The Find 5 is powered by Qualcomm's Snapdragon S4 Pro (APQ8064) SoC with 2 GB of LPDDR2 memory. This combination seemed to be the norm for the last generation of flagship Android smartphones, enjoying use in a wide range of devices including the HTC One S, Google Nexus 4, and Sony Xperia Z. While it has certainly been surpassed by newer processors, including Qualcomm’s own Snapdragon 800, the S4 Pro is still quite capable in today's mobile workloads.
The phone features dedicated EMF shields, conformal coating on some the larger components, and a design that mostly utilizes pressure fittings that allow the phone to be easily serviced by any technically competent user with a case opener or guitar pick. One potential concern is that the shielding tape is prone to tearing, and thus difficult to reattach. Also, the motherboard doesn't include any crumple zones that might help to absorb impact and prevent components from popping off if the phone is dropped.
It’s probably no longer a surprise to anyone that Oppo chose not to include a microSD expansion slot, seeing as this features has transitioned from a must-have to more of a rarity in recent years. So, the 25 GB of usable space on our 32 GB model has to suffice. Users with a substantial media library or those who simply don’t have access to a reliable network might not see the cloud as a viable alternative to local storage, and should probably hold out for an expandable handset.
With regards to workaround solutions, you have the option of either streaming or transferring content from a Wi-Fi-enabled portable hard drive (we used a Kingston Wi-Drive) or USB On-The-Go (USB-OTG), which is supported by the hardware but requires SuperUser permissions and the requisite root access to enable on the Find 5’s stock ROM.
Unfortunately, the Find 5 doesn't include any form of wired video output such as a MHL, SlimPort USB, or micro-HDMI. Considering that the Finder supported MHL and that Oppo offered an official micro-USB-to-HDMI MHL adapter, its omission on the Find 5 is surprising. The Find 5 does, however, support wireless options like DLNA and Wi-Fi Direct. One potential explanation for this is that the company simply views wired outputs as legacy. Another (more plausible) reason is that Oppo sought to increase sales of its F-Box, a MiraCast “wireless sharing smart box” that allows the phone's display to be mirrored with a HDMI output. At the time of writing, the F-Box still isn't available in North America, though you can buy it through retailers like AliExpress for around $110 plus shipping.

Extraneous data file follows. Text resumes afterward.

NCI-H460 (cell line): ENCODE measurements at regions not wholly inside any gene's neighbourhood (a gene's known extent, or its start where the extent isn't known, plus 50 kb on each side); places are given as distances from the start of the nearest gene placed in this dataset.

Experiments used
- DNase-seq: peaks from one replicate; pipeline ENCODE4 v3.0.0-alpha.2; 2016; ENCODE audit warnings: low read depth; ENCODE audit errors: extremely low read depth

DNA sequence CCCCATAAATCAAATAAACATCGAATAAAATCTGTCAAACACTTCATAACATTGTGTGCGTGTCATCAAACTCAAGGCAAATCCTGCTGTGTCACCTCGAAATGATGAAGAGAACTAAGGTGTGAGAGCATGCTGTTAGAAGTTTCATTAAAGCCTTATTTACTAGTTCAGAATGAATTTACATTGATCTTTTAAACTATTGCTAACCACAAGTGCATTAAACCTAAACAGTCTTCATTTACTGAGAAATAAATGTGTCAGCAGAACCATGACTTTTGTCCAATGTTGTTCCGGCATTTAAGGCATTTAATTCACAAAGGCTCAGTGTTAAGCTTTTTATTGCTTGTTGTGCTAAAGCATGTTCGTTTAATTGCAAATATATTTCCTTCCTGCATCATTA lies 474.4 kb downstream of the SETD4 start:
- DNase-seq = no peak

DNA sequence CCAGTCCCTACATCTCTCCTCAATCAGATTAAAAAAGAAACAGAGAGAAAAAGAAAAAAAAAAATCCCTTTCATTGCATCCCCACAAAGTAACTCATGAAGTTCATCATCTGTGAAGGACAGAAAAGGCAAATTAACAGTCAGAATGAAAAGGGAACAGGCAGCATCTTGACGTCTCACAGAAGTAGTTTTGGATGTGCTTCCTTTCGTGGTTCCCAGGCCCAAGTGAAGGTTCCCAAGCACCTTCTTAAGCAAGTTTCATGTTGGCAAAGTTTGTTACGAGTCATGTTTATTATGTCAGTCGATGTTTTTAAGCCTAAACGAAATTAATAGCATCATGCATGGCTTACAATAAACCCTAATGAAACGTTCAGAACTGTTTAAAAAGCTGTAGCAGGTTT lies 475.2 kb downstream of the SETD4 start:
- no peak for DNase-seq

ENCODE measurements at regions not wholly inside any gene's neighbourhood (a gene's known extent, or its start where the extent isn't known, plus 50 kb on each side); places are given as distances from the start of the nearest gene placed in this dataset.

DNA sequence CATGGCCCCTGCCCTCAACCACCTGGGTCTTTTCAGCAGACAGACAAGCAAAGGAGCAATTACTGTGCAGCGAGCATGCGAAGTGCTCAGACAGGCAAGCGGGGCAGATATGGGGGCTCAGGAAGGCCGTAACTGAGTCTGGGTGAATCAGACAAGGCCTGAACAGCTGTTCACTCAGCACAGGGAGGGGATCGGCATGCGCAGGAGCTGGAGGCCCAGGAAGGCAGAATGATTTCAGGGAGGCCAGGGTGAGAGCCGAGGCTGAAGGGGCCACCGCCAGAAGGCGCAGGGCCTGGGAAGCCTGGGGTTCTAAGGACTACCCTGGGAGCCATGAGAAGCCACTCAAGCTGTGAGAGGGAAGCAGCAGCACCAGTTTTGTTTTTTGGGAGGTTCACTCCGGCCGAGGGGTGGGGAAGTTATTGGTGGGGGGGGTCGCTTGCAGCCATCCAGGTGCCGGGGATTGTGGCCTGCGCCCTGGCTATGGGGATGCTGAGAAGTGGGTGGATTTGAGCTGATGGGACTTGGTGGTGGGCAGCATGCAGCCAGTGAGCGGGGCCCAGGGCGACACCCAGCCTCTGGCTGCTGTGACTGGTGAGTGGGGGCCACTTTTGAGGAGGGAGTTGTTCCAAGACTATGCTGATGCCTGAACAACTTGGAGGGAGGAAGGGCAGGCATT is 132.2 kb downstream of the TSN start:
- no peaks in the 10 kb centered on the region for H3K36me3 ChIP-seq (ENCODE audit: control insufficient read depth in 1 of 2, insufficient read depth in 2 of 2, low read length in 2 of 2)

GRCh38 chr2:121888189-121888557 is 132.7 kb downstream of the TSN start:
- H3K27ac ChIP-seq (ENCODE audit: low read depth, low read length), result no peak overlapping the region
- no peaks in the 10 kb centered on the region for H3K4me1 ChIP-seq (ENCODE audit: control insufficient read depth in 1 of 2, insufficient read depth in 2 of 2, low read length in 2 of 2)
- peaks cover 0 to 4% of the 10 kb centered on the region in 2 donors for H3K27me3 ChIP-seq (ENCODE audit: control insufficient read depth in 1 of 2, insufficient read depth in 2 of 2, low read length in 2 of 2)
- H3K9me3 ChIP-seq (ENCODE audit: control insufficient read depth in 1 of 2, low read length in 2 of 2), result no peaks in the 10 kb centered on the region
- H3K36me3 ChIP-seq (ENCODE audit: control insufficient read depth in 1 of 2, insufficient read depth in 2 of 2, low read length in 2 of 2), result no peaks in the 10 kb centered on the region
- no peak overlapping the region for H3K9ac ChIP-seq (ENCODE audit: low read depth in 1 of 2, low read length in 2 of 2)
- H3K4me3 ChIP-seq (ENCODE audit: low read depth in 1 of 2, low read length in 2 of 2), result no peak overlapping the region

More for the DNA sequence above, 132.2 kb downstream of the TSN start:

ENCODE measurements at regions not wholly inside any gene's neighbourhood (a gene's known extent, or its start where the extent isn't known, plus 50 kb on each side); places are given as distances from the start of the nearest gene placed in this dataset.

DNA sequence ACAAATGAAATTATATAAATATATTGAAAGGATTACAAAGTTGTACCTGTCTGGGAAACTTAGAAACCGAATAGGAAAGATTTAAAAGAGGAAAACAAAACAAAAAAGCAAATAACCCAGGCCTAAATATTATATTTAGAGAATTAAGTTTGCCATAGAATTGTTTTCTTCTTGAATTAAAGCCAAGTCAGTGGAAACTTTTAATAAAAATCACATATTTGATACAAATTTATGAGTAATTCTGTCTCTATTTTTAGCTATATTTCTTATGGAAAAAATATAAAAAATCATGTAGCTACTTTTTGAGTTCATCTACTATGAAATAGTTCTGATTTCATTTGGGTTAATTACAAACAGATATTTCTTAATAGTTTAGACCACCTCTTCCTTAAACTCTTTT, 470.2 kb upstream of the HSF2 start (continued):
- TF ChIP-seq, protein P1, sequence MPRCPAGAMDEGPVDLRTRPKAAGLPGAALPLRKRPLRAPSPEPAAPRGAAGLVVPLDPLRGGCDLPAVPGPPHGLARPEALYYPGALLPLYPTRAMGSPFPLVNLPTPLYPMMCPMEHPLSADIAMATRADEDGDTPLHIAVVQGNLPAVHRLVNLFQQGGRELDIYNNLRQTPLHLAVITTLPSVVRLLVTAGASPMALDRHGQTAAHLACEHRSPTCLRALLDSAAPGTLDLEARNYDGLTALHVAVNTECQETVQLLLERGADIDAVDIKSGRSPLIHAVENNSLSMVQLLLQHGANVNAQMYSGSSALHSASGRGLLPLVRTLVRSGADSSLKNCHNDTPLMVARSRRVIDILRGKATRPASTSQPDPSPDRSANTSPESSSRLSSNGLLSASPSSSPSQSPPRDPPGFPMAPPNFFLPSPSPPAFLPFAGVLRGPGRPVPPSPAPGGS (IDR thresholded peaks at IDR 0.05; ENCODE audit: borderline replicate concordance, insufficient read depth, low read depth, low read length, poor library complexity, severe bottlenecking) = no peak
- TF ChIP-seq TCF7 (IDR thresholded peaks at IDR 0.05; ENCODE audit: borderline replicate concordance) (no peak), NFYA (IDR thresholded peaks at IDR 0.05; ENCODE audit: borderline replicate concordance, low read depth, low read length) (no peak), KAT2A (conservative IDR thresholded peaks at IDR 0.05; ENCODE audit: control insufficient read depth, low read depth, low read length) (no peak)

Oppo devoted a considerable amount of time touting the Find 5’s photographic prowess, with the bulk of the attention understandably focused on the 13 MP rear camera rather than the 1.9 MP Samsung S5K6A3 front camera.
The rear camera features Sony's Exmor RS IMX135 sensor (also fitted to the Sony Xperia Z), which includes a 1/3.06” stacked CMOS, f/2.2 aperture, and built-in HDR.
Despite a solid list of technical specifications and the inclusion of a few interesting features, such as five-photo-per-second “Burst Mode” and 120 FPS video recording at 640x480, the camera's performance is simply average for smartphone optics. It's not nearly as impressive as Oppo’s PR material would have you believe.
In essence, this means that the Find 5 is capable of taking good photographs in daylight and well-lit indoor environments, but experiences a significant drop in quality (as seen above) when shooting at night or in low-light environments that rely on the device’s harsh dual-LED flash.
Moving on, it’s time to consider the device's audio capabilities. Although the Find 5's rear-facing stereo speakers don't lack clarity or overall volume, they suffer from the same tinny sound and lack of range common from most smartphone speakers. It certainly can't hold a candle to the HTC One's BoomSound audio and front-facing stereo speakers. Qualcomm-based devices generally offer a good onboard DAC, and the Find 5 is certainly no exception. These audio concerns simply aren't present when using the 3.5 mm audio connector.
The Find 5 also includes Dirac HD Sound technology and Dolby Mobile 3.0, which functions as an optional DSP/equalizer for the stock music application.
According to Oppo, this feature "optimizes the acoustic properties of the [bundled] earphones" to remove the "sound defects introduced by the earphone itself" in order to provide the "best possible mobile music experience". Since we were not able to quantitatively measure the impact of this technology, I can really only note that the feature was ultimately wasted on me because the bundled earphones didn’t fit comfortably in my ears, leading me to quickly swap them out for a pair of Etymotic ER7-MC5 in-ear headphones.
- Oppo Find 5: An Android-Based Smartphone You Won't Find On Shelves
- Exterior: Buttons And Display
- Internal Hardware, Cameras, And Audio
- Default ROM And Supported Alternatives
- Test Setup And Benchmark Methodology
- Results: System Tests
- Results: Graphics Tests
- Results: Web Tests
- Results: Display Measurements
- Benchmark Results: Battery Life Tests
- Was Oppo's Find 5 Actually A Viable Flagship Android Smartphone?